© 2001 International Association for the Evaluation of Educational Achievement (IEA)
What Mathematics Content Do Teachers Emphasize at the Eighth Grade?
Teachers of the mathematics classes tested were asked what subject matter they emphasized most in their classes (e.g., geometry, algebra, various combinations of content, etc.). Their responses, presented in Exhibit 5.16, reveal that most eighth-grade students around the world are being taught mathematics with an integration of content areas. Internationally on average, more than half the students were taught a combination of mathematics topics (i.e., combined algebra, geometry, number, etc.), and almost 20 percent were in classes emphasizing algebra and geometry combined.
Just as in TIMSS 1995,(6) the mathematics curriculum in the U.S. at the eighth grade does not appear to be as advanced as in other countries. About one-third of the U.S. eighth-grade students were in mathematics classes where the emphasis was on the combination of algebra, geometry, number, etc., but more than one-quarter were in classes emphasizing mainly number. None of the reference countries except Canada had a comparable proportion of students in classes emphasizing mainly number, and across all the TIMSS 1999 countries a mere 14 percent of students were in such classes.
Even when U.S. eighth graders were being taught algebra, it was usually as a single emphasis. More than one-quarter of the students were in classes emphasizing only algebra, compared with six percent in classes with a combined algebra and geometry emphasis. This is almost a reverse of the international pattern of 20 percent in algebra and geometry combined compared with eight percent in algebra only.
The Benchmarking states generally resembled the United States overall in the percentages of students in classes emphasizing various mathematics subject matter. Relative emphasis on mathematics subject matter varied more across the districts and consortia. Similar to the United States overall, most Benchmarking jurisdictions had much higher percentages of students whose teachers reported emphasizing mainly number at the eighth grade than did those in the top-performing comparison countries. These data suggest that many students in the U.S. continue to be taught number concepts at the eighth grade while their peers in other countries study topics in geometry and algebra, as discussed below. This is supported by previous TIMSS studies that showed that U.S. eighth-grade students who were not in Algebra 1 courses (approximately 75 to 80 percent of students) continued to receive instruction in arithmetic, estimation, and measurement units compared with their peers internationally who have completed these topics and received more focused instruction on integers, rational numbers, exponents, roots and radicals, and on geometry, algebra, and proportionality topics.(7)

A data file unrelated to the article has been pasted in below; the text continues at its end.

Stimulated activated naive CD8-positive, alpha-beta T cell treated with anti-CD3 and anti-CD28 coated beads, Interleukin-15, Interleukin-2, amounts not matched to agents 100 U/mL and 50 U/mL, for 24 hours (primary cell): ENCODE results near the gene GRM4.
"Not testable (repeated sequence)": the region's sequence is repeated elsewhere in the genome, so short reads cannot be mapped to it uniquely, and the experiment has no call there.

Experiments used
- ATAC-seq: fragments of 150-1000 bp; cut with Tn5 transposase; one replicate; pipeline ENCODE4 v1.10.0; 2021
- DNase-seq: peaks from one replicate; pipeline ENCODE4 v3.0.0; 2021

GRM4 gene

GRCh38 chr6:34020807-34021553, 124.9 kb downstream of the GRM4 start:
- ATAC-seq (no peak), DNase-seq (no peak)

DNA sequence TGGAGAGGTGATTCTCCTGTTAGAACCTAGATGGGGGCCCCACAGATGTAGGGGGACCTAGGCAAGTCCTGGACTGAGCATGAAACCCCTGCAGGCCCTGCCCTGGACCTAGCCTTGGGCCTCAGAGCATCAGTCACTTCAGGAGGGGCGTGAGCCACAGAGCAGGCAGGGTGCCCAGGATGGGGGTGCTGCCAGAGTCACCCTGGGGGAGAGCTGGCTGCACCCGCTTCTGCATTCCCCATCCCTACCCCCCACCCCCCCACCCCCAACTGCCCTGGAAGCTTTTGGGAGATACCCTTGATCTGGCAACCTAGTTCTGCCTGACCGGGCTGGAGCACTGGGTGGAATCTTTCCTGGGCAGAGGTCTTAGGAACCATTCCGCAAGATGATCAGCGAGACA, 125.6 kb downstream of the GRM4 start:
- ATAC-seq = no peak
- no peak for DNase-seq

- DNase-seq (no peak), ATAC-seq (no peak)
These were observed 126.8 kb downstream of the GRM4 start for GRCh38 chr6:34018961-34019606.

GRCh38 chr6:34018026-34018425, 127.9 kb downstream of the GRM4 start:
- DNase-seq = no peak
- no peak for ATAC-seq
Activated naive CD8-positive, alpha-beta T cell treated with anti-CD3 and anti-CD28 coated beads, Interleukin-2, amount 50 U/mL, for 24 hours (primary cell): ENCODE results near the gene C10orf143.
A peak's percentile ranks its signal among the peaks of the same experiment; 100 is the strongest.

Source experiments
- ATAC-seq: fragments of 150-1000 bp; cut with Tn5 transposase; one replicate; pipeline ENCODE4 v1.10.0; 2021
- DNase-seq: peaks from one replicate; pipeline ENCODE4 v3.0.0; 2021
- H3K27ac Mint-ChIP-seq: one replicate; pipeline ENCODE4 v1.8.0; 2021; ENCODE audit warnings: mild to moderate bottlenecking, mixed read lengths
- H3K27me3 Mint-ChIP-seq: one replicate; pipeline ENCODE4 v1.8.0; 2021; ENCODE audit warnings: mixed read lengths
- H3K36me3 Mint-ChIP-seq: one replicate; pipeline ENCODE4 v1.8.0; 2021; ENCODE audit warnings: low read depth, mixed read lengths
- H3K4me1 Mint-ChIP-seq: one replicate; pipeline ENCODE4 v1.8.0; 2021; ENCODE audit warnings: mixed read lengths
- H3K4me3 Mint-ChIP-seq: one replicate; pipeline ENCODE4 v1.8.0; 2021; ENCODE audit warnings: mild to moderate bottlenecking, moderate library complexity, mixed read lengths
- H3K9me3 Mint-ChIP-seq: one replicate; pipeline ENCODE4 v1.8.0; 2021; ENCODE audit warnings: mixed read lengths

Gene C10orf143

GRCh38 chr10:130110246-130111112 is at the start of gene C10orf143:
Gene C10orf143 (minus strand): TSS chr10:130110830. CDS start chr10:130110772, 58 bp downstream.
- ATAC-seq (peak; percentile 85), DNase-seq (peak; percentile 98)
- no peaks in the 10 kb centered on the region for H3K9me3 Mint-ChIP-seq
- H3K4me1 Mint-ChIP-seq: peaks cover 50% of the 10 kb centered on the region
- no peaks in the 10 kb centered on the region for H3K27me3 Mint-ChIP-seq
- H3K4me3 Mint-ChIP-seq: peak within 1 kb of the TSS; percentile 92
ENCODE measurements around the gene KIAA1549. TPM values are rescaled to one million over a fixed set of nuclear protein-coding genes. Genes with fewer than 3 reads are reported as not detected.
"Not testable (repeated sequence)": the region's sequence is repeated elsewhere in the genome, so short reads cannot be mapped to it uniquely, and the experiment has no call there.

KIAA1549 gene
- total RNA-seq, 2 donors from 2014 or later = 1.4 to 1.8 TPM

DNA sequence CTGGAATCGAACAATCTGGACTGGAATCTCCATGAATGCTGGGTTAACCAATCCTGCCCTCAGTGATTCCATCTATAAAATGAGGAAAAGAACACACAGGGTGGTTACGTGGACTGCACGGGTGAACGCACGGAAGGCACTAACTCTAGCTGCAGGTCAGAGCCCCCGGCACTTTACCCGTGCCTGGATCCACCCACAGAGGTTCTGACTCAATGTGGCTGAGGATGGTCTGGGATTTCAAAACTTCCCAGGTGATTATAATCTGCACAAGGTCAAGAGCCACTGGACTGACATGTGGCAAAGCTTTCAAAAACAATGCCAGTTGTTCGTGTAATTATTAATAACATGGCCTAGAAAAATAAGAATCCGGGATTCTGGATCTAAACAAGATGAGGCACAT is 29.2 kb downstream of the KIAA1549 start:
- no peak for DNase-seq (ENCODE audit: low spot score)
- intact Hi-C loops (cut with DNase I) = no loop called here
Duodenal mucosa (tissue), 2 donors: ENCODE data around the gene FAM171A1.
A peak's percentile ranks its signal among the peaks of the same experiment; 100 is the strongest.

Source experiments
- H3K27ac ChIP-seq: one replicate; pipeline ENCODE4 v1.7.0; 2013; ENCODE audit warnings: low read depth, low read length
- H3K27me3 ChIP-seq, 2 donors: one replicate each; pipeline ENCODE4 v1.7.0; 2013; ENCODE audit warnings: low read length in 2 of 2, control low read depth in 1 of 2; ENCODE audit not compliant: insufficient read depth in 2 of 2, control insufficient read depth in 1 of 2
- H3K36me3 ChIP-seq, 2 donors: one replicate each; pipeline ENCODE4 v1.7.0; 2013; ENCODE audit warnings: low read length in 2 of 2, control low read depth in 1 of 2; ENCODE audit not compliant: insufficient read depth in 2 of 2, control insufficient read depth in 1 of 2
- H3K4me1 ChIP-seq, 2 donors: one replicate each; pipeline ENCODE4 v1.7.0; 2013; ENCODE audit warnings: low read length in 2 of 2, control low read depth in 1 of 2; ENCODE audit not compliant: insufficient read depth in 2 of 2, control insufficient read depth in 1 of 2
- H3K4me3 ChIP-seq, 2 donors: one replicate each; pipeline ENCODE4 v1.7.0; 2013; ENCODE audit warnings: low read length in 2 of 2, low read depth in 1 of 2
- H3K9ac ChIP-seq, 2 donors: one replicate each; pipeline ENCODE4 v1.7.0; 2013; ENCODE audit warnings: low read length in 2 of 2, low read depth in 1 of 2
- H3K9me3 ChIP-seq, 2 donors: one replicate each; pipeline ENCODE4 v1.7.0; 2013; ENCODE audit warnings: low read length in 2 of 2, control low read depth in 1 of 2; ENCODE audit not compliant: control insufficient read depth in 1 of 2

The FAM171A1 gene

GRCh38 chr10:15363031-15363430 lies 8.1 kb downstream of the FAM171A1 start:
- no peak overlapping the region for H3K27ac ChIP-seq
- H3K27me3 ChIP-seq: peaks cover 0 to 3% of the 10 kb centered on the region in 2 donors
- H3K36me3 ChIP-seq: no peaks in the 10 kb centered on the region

In the Benchmarking states, the percentages of students in classes emphasizing mainly number is striking, and ranged from 20 percent in Indiana and Massachusetts to 39 percent in Idaho and Illinois. In Chicago and the Fremont/Lincoln/Westside Public Schools, 47 and 40 percent of students, respectively, had teachers who reported emphasizing mainly number at the eighth grade, while only four percent had teachers who did so in high-performing Naperville. Less than 10 percent of students were in mainly number classes in only six of the Benchmarking jurisdictions: the First in the World Consortium, Guilford County, Jersey City, the Michigan Invitational Group, Naperville, and Rochester.
There was even more variation among districts and consortia in the percentage of students in classes emphasizing algebra, ranging from two to five percent in Chicago, Jersey City, and Rochester to 91 percent in Naperville. Districts and consortia with more than one-third of their students in classes emphasizing algebra were the Academy School District, First in the World, Guilford County, Miami-Dade, the Michigan Invitational Group, Montgomery County, Naperville, and the Southwest Pennsylvania Math and Science Collaborative. Nearly all Benchmarking jurisdictions had no more than three percent of their students in classes emphasizing geometry. Only the Academy School District and the First in the World Consortium had appreciable percentages of students in such classes (14 and 18 percent, respectively).
TIMSS 1999 is a project of the International
Boston College, Lynch School of Education